Real time survey data and consistency checks: Real-time survey data can be used to identify intentional or unintentional mistakes in data collection and to take necessary actions for preventing such errors going forward. The RFP looks for demonstration of consistency checks based on a single variable or multiple variables in order to identify errors at the nascent stage of data collection, and to determine how regular tracking can reduce errors in the long run. In this context, it also seeks an answer to the following question: What is the most effective mode and hierarchy of communication that makes it a feasible quality assurance mechanism?
Use of machine learning techniques to identify patterns automatically: Depending on the extent and coverage of the survey, and the CAPI software used for data collection, the volume of paradata generated can be so huge that traditional methods of analysing data may not work. Examples of such paradata include key stroke data, and audio files generated in surveys recording the interviews. In such a situation, the following questions need to be addressed: How can one use machine learning techniques to identify interviewers not performing up-to-the mark? Can this process be automated? How can one evaluate machine learning techniques for achieving this objective?
Secondary data analysis to quantify variability between interviewers: This RFP also looks for application of statistical/econometric modelling in existing survey data for quantifying variability among interviewers across different outcomes, such as, sensitive versus non-sensitive data; straightforward versus complicated questions; and questions leading to a substantial skip versus questions without any skip patterns. It is also important to identify ways of interpreting the results, and the potential explanations behind the various findings.
Applicants affiliated to any academic or research institutes, non-profit organisations, and private companies that have experience in primary data collection and work out of offices located within India are eligible to apply. We hope that the successful applicants will be able to collaborate with NCAER researchers in future activities, allowing NCAER and the Centre to expand both its network as well as the skill sets of professionals associated with it.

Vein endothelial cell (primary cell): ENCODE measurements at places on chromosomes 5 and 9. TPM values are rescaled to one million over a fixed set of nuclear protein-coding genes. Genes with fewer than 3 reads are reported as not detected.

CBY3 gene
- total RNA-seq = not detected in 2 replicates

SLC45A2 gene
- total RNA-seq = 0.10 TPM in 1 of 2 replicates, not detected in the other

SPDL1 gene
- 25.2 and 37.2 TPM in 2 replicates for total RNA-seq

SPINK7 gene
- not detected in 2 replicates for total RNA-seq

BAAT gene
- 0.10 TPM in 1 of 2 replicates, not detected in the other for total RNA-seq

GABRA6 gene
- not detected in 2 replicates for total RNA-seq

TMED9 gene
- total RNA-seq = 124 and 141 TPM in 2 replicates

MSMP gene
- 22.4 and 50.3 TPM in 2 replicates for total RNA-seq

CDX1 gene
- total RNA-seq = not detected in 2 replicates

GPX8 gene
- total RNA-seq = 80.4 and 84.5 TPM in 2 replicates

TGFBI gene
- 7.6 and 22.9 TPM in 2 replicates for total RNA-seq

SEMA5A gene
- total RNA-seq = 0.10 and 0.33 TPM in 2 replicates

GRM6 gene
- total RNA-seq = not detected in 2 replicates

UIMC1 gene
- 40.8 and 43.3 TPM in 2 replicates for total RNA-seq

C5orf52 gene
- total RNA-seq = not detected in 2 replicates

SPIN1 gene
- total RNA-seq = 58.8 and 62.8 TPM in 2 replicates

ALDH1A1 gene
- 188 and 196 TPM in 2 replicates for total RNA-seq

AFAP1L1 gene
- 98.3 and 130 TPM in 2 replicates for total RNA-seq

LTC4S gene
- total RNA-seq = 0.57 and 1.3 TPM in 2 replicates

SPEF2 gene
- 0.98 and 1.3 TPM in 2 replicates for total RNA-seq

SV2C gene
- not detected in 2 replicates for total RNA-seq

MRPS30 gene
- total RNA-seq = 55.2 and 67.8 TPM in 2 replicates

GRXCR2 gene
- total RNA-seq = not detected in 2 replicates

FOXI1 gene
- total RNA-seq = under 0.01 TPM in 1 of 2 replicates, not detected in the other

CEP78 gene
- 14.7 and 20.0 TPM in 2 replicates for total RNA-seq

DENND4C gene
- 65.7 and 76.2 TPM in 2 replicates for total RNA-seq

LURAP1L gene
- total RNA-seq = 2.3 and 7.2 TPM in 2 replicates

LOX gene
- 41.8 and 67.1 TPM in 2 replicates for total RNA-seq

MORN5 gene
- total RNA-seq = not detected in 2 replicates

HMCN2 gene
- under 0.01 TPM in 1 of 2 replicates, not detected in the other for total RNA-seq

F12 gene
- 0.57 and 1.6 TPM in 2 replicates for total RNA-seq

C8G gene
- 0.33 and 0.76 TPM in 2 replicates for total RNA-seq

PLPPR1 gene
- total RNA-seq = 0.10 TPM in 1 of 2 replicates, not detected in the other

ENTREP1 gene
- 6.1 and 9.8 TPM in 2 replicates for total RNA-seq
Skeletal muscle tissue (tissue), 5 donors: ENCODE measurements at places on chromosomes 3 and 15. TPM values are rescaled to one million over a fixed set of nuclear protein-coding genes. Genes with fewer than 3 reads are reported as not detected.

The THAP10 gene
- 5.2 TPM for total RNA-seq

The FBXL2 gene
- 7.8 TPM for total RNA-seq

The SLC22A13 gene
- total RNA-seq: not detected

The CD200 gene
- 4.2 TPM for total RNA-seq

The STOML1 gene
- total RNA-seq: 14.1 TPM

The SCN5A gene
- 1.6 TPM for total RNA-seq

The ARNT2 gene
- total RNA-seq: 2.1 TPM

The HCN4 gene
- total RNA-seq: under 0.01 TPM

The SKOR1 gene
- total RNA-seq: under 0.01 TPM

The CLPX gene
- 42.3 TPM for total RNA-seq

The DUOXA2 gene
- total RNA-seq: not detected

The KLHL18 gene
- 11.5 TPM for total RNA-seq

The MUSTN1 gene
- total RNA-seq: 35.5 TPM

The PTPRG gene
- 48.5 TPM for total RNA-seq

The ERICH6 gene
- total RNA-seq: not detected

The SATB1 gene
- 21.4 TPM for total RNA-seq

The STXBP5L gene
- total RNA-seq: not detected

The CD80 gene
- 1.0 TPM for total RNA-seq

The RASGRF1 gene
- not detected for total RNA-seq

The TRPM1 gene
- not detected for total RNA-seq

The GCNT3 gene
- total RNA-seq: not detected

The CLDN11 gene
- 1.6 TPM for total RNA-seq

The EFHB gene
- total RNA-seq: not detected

The Centre will support a budget of up to Rs. 20,00,000/- (inclusive of all applicable taxes) for a period of 12 months. The budget should clearly indicate the actual needs and modes of utilisation of the funding for the proposed project. There is a provision for two such grants of up to Rs. 20,00,000/- (inclusive of all applicable taxes). However, only one grant for each applicant will be considered for funding.
All applications must be emailed to Ms. Arpita Kayal, Program Manager, NDIC (email@example.com) in a single PDF document (font ‘Georgia’, size 12) with the following components:
A) The proposal (no longer than 6 pages in single space) on research work falling under the focus areas outlined above. The proposal should include the following sections:
1. Project Summary
2. Specific Aim(s)
3. Research Strategy, which would further specify:
c. Approach and Implementation Plan
4. Expected Outcomes
5. Potential Challenges and Alternative Strategies
7. Budget and Budget Justification
8. Institutional Background
(The page limit for the proposal is exclusive of details on the budget and applicant’s institutional background.)
B) Curriculum Vitae of the key research staff who will undertake the proposed work.
Expression of interest
Applicants interested in participating in this RFP may inform Ms. Arpita Kayal (firstname.lastname@example.org) of their interest. We expect to set up an information sharing phone call with potential applicants during early August 2019.
The selection of proposals will be based on the merit of the proposal and the CVs of members of the respective research teams. And, the merit of the proposal will be judged on the basis of the following criteria:
The grantees will be expected to submit a report on the methodology and results to the Centre, which will be posted on NCAER’s website. Successful applicants will be encouraged to submit their results for publications in journals. The study instruments and anonymised data sets will also be placed in the public domain, allowing for free online downloads.
Proposal submission due date: 31st August, 2019.
Announcement of the successful candidates: 1st October, 2019.
Contract signing: 1st November, 2019.
Project period: 1st November, 2019 to 31st October, 2020.